Should women serve in the military? Michael Coren doesn’t think so. The Sun Media columnist made the argument last week in his column
about Karine Blais, the second Canadian female soldier to die serving her country in Afghanistan. (A third, Major Michelle Mendes
, was discovered deceased the day before the funeral.)
It’s a belief he’s been foolishly espousing in print for years. Unfortunately, no matter how many times he dusts it off for unwanted public consumption, it remains archaic, unpersuasive, unproven and most importantly, deeply sexist and not just against women, either.
Coren doesn’t understand why this young woman decided to serve. (“…what on earth was she doing in such a place and in such a job?”) As The Star reported, it was her desire to do so. Have you ever had a desire to put your life on the line because of a deep commitment to the military and to your country, Michael?
Throughout the misguided piece, he pretends “to articulate the views of the silent majority” (without providing any polling data that backs up his assertion, which explains the silence) and yet, by his own admission in this week’s inevitably whiny follow-up column
, reaction to his horribly disrespectful piece was decidedly mixed. (More on that later.)
Despite “mean[ing] no disrespect to Karine Blais or to her family” while also claiming to “grieve for her and them”, he betrays his own words by focusing almost entirely on her size (“[she] probably weighed a little over 100 pounds”) and looks (“Look at the photograph of this beautiful girl. Look at the innocence, the gentleness, the grace.”), but never her contributions to the military. In fact, very early on, he calls her “a young girl dressed up as a soldier”. (Yeah, that’s not condescending.) Incredibly, he later claims, “I mean it as a compliment.”. Really? If we were talking about a man here would you refer to him as “a young boy dressed up as a soldier” after he died on the job? Talk about pissing on one’s grave.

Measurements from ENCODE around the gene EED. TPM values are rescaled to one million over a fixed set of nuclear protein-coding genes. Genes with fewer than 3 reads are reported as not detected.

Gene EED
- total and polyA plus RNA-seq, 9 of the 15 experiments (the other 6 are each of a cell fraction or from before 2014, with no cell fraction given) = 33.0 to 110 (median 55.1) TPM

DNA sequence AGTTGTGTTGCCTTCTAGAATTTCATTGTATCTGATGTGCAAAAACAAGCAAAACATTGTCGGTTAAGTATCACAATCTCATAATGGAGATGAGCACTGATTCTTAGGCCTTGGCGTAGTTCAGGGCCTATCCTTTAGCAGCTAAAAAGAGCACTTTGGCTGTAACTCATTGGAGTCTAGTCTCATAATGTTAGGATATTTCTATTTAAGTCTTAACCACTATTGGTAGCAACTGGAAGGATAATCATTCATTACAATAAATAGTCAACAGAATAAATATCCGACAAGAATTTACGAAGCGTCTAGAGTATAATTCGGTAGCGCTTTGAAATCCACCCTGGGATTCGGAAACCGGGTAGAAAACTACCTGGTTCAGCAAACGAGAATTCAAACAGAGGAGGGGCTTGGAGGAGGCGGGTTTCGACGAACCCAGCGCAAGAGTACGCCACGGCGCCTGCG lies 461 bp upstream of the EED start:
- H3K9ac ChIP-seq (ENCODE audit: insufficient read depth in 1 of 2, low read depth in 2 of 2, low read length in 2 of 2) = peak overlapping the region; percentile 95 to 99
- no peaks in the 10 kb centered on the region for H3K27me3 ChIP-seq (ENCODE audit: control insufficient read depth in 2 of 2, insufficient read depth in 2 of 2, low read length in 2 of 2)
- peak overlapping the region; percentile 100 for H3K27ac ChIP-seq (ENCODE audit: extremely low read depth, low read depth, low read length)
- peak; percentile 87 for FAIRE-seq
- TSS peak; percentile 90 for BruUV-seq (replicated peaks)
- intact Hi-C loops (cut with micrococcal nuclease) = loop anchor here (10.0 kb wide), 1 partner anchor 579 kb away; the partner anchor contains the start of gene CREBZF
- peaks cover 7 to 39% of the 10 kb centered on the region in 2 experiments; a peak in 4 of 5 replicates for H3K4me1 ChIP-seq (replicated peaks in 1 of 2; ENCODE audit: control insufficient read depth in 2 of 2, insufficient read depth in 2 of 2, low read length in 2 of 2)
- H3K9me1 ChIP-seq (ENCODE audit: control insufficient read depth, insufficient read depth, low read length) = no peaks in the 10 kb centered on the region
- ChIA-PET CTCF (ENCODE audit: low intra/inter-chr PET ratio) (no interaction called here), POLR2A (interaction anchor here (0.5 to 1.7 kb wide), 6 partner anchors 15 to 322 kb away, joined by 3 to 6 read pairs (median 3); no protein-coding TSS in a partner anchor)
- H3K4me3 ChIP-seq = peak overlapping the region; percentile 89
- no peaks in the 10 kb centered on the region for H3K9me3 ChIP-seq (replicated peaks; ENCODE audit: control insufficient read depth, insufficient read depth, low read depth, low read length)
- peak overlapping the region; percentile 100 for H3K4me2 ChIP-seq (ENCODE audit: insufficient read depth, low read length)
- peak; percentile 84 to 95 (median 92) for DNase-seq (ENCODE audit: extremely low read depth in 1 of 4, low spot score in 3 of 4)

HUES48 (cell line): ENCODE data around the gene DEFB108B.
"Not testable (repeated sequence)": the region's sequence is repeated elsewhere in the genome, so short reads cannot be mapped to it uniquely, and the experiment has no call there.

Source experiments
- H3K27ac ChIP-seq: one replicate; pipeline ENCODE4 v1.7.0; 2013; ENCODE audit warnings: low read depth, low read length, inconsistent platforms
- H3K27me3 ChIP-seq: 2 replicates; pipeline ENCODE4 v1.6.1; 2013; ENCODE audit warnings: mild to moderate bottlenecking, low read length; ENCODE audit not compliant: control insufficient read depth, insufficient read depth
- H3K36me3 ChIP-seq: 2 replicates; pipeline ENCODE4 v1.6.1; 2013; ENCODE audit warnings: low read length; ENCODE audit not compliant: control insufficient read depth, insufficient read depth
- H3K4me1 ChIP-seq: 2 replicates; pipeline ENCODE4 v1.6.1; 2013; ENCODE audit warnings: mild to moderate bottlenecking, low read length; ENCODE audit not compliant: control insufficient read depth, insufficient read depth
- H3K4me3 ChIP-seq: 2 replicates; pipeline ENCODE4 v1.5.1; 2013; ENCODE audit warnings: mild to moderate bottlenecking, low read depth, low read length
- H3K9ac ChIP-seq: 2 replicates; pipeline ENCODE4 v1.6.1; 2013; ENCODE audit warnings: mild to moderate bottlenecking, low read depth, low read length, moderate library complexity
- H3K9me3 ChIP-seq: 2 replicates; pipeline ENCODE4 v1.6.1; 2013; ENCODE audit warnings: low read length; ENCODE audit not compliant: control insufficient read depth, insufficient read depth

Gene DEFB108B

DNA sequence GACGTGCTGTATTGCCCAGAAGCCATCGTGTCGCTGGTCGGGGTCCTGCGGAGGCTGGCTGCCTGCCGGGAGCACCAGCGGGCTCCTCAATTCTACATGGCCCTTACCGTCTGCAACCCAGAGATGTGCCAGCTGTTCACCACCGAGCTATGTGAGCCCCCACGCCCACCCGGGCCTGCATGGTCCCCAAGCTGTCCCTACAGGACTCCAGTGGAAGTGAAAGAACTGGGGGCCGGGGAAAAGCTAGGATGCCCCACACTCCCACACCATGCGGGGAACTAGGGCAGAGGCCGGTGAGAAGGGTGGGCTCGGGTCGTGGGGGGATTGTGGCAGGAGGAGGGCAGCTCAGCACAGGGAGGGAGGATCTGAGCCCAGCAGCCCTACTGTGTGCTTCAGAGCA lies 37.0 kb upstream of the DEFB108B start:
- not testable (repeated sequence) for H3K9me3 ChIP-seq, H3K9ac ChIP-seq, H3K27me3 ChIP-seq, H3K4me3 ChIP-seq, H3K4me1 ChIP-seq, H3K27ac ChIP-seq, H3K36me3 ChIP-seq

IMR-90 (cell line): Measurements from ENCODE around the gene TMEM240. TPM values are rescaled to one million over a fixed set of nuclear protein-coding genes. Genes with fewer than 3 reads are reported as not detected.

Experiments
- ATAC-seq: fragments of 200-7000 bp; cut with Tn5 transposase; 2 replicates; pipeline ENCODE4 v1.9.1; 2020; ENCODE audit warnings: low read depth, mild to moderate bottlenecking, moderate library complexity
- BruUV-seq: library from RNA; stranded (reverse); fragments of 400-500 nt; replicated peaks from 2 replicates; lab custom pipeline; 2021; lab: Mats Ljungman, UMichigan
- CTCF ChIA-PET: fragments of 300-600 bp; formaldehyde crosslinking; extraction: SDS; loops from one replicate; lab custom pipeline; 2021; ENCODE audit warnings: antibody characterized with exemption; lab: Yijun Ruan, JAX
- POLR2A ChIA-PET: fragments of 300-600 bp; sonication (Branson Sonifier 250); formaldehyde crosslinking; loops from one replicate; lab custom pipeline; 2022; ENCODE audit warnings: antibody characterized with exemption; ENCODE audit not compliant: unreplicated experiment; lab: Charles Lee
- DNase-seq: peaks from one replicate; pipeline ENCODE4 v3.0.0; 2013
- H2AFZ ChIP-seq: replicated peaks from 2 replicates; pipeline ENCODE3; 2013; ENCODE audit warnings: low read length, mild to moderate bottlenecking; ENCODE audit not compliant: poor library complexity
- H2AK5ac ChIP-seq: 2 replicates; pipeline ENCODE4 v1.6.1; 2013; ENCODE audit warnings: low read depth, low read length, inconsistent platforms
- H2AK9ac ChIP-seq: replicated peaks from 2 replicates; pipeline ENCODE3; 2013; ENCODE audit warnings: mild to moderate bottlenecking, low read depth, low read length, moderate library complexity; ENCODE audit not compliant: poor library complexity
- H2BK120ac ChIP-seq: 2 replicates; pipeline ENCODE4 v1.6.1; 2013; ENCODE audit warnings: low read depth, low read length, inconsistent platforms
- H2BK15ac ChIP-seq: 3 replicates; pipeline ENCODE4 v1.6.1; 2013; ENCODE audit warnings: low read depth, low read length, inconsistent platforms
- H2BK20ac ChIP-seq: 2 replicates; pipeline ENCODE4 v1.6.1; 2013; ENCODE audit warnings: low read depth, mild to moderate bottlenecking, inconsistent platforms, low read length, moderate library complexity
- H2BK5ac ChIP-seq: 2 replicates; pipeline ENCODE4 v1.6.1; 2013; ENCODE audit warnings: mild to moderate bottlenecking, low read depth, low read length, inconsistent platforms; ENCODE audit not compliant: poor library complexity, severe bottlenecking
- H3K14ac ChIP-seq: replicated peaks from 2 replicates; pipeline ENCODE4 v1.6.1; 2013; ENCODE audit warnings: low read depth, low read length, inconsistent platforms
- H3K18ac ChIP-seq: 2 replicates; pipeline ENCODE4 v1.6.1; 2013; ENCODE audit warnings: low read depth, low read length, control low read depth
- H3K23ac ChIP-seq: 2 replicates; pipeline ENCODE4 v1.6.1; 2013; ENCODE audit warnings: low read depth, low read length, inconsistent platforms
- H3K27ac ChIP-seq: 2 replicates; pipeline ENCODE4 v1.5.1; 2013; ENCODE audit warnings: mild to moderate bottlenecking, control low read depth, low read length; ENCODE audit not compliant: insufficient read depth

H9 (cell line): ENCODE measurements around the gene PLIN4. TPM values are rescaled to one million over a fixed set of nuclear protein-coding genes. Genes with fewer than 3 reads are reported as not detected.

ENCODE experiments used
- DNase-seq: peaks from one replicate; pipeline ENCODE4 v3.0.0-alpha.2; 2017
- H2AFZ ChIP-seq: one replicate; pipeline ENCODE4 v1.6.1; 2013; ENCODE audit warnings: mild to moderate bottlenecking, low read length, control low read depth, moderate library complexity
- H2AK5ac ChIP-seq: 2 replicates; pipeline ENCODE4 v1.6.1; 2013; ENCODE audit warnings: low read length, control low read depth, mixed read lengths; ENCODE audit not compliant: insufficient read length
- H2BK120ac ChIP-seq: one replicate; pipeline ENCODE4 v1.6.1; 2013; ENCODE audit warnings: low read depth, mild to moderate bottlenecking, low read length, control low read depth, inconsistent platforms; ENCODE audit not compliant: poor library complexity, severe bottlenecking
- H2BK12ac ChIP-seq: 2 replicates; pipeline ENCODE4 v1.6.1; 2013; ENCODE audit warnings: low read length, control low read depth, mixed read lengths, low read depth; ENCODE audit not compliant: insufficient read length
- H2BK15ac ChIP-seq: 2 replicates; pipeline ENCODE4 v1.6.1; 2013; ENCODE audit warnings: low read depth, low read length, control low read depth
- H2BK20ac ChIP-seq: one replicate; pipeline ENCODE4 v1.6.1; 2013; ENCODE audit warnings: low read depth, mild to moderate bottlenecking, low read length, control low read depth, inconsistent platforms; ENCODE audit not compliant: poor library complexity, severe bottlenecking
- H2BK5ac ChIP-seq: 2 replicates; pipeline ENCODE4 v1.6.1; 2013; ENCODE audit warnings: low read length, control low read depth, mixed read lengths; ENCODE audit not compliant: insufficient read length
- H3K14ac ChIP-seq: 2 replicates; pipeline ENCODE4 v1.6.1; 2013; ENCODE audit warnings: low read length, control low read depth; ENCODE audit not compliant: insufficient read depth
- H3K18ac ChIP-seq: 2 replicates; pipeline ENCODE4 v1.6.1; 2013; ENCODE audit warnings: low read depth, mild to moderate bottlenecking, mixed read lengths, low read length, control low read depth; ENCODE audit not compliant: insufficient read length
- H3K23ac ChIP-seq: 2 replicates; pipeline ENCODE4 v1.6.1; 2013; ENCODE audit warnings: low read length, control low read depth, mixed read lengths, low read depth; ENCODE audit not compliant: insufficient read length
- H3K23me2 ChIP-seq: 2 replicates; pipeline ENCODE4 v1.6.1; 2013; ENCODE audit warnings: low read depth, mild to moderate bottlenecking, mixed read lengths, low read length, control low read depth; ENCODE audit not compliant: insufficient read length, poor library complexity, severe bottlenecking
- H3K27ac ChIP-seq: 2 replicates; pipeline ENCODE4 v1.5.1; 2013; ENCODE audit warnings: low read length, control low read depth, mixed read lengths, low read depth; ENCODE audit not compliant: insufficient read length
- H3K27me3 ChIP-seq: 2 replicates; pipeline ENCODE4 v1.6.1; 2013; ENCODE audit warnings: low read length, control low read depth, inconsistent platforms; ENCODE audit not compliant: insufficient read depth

Immediately afterwards, he opines, “I’ve known soldiers all of my life and I have an invincible respect for them. I’ve seen their courage, integrity and sheer decency.” If he really believes that, where’s the respect for the courageous Trooper Blais and all the women who put their lives on the line for Canada? Or do their sacrifices not count in any meaningful way since Coren clearly considers them the weaker sex?
If that weren’t bad enough, Coren offers this simply bizarre section:
“Can we really imagine for a moment that if a group of Taliban tribesmen rushed a trench or an encampment this poor young woman could fight them off, could deal with the thrusts of their long knives and heavy clubs? Do we seriously think that the men in the unit would not risk their own lives to protect a pretty young girl who was inevitably being beaten to the ground by salivating killers?
The very reason we have various weight categories for all forms of organized fighting is that whatever the training, a pugilist’s weight and muscle bulk give an advantage to the heavier combatant.”